Human Resource Management

Getting HR on the bus with John Hale

At HCG, we advise clients that when it comes to strategy, the first step is getting the right people on the bus and in the right seats.  This sometimes means getting the wrong people off the bus.

HR is needed to help find and move people.  Once the right management team is in place and happily driving the strategy, the trap Boards, Executive and HR Directors may fall into is to stop assessing and developing talent.

A proactive HR Director will keep a watchful eye on the marketplace for worthy candidates for existing roles and advise the Board and CEO on a regular basis.

Image courtesy of Shutterstock

2018-05-07T20:25:23+10:00Categories: Strategy|Tags: |

A Christmas Carol with John Hale

At HCG, we find that the New Year is a popular time to review strategy with clients and look for fresh ways to create superior value and remain competitive. Yet at times, we see some silly things take place in the silly season. Often there are ghosts in the corporate machinery and lessons to be learnt!

Ghost of Christmas Past – What gets rewarded gets done.

A few years back, one of my new clients routinely paid all its 100 employees an annual Christmas Bonus of $500. This bonus was the only monetary reward given apart from salary and was not tied to any performance measure. Suffice to say, disgruntled and under achieving shop floor employees would wait until they received their bonus and then resign. Once I pointed this out to my client, we reallocated that money into a $100 Christmas Bonus and retained $40,000 for much needed staff training. In more recent years, both staff and company performance have benefited from the additional training and the regular exodus of unhappy staff just after Christmas has gone.

Ghost of Christmas Present – When we ask for A. but provide the conditions for B. we send mixed messages.

Last weekend, a premium healthcare provider invited me to their Christmas Party. At the party, the venue ran an open bar from 6pm until 1am, served very little food and offered no coffee or tea. A memo from the CEO a week prior, directed all staff to conduct themselves responsibly at this public venue. Yet, many staff seemed wasted by 11pm and nothing like the picture of health and well being the CEO hoped for.

Ghost of Christmas Future – Reward consistently for delivering on what is strategically important.

What steps could you take in future to align strategy with employee bonuses and rewards?

Consider these five principles:

(i)           Validity – Define and measure employee performance accurately.

(ii)          Expectancy – Reward employees in a timely way.

(iii)         Equity – Make sure all employees have access to rewards.

(iv)         Reliability – Differences in pay levels must be based on actual performance.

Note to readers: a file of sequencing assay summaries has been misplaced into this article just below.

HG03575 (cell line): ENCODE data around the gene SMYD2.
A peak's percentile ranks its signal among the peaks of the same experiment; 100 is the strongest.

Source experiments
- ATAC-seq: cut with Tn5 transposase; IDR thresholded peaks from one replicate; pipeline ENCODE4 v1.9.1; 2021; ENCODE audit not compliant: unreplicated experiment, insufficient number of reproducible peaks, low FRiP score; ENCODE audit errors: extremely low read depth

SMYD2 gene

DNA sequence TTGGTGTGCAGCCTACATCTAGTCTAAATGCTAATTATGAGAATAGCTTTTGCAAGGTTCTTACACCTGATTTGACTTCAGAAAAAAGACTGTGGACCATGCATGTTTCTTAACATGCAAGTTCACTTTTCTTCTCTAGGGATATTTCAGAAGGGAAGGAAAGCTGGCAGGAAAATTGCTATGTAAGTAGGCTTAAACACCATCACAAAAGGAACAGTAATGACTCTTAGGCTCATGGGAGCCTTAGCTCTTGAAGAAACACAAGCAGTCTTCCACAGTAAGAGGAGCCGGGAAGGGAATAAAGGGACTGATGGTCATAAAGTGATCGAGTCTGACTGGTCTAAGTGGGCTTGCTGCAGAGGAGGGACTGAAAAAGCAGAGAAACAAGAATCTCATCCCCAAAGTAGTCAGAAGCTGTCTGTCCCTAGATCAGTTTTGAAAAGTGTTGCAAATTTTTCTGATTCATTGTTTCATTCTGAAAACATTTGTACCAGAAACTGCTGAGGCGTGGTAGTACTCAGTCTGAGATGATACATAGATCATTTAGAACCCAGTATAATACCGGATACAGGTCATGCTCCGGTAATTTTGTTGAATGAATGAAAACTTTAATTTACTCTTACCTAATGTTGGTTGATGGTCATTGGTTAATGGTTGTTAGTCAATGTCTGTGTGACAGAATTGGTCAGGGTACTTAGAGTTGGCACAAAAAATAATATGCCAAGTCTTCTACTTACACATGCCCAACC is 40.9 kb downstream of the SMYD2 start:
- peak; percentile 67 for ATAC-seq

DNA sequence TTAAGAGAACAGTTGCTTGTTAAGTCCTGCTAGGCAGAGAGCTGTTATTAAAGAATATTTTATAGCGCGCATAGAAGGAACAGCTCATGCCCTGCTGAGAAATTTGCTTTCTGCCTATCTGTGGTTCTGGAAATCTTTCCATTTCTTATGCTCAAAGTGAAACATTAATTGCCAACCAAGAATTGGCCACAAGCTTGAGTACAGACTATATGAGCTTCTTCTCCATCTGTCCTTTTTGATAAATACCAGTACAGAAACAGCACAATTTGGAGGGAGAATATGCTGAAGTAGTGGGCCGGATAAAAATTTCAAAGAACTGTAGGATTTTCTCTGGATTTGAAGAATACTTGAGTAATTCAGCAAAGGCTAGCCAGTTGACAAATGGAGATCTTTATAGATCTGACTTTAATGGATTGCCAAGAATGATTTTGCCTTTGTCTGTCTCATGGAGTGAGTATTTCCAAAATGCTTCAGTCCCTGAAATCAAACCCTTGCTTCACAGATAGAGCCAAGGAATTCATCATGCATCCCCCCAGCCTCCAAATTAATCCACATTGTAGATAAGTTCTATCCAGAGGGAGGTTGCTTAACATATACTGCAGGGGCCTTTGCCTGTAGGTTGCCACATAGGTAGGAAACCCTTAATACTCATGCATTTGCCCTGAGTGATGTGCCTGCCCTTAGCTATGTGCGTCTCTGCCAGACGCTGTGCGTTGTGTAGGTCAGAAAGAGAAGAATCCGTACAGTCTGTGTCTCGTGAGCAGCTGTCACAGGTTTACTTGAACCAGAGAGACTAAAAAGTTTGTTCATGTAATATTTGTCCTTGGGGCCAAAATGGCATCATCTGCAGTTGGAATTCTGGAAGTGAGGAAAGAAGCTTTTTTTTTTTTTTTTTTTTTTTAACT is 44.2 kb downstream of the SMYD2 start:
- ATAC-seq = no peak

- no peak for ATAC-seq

(v)          Rewards – Give monetary and non-monetary rewards using (i) thru (iv).

Align rewards, staff attitudes, values and organisaitonal culture with what is strategically important. If you are unsure or can’t say what your strategy is, we can help. Give us a call at HCG on +61 407 301 200.

 

2018-05-07T20:25:24+10:00Categories: Strategy|Tags: , |

Cast a Wider Net with John Hale

Three steps for getting recruitment right.

As a speaker and strategy advisor, time and time again, I hear from CEOs at the strategy implementation stage, who have to cope with a ‘tail that wags the dog’.  Experienced employees are indeed experienced. However, the specific competencies required to execute the new strategy are often lacking, along with a genuine commitment by some staff to adapt and evolve.  New people and talent are needed with each round of strategic enhancement.

Key steps for getting recruitment right are:

Step 1.   Anticipate, anticipate and anticipate. Regularly perform a deep analysis of long-term staffing needs, based on your forward-looking strategic business plans. Hiring without the strategic plan in front of you is a plan for failure. Keep asking yourself, ‘why do we need this person?’

Step 2.  Specify, specify and specify. Identify and then specify the competencies required for each position you fill. Hiring people you like the look of without a concise job description spells disaster. If you don’t know what a new hire or an existing employee’s specific responsibilities are, chances are they won’t either!

Step 3.  Choice, choice and more choice. Cast a really wide net to attract candidates, by looking both inside and outside the organization, for the right person for each and every job. Leave no stone unturned. Clients, who excitedly land a fresh candidate, sometimes call on me for help or approval. My standard reply is, “A choice of one is no choice at all.” Develop pools of candidates for each position, by asking all stakeholders – from board members to customers for suggestions. The ocean for talent is enormous. Become an expert at fishing it.

2018-05-07T20:25:24+10:00Categories: Strategy|Tags: , |